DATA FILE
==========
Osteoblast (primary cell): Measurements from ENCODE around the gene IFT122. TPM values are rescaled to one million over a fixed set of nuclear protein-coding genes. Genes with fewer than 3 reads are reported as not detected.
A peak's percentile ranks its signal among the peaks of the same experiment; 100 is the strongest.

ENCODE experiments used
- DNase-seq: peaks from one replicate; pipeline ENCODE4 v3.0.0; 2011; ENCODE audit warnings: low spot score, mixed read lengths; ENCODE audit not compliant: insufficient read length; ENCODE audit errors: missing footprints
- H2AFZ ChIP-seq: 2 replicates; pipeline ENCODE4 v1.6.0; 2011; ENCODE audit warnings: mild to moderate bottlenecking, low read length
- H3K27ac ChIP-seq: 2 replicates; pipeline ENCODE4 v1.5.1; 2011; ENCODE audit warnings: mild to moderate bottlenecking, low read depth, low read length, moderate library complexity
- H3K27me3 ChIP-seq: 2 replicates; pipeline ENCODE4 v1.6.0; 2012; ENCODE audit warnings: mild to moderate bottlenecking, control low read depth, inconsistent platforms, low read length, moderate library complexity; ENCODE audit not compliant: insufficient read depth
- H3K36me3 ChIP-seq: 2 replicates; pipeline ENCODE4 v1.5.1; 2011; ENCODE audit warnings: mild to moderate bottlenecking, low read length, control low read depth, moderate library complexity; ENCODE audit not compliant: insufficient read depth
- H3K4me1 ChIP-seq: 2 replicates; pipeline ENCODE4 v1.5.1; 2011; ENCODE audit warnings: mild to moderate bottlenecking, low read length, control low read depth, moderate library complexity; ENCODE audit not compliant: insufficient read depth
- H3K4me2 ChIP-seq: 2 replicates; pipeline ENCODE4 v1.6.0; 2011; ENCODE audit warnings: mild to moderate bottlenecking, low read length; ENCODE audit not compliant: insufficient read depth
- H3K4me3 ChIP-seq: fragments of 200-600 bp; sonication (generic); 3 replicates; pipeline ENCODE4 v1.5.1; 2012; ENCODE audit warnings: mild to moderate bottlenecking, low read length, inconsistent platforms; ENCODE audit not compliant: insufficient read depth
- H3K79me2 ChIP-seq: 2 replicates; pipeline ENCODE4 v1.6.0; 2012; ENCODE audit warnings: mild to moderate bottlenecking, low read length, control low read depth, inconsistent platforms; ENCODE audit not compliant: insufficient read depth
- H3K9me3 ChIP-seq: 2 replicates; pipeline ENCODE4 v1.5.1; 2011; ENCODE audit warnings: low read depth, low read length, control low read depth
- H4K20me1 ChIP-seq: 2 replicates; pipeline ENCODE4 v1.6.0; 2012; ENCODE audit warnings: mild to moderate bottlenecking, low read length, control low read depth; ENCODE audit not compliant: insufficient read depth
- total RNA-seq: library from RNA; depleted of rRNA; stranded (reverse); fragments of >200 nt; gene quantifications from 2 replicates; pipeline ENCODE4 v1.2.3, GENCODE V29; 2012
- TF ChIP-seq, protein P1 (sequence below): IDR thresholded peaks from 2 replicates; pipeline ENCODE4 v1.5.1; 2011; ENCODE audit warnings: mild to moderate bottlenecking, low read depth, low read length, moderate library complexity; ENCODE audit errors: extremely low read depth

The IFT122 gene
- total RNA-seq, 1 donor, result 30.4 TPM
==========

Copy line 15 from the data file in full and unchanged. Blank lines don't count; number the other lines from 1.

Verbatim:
- total RNA-seq: library from RNA; depleted of rRNA; stranded (reverse); fragments of >200 nt; gene quantifications from 2 replicates; pipeline ENCODE4 v1.2.3, GENCODE V29; 2012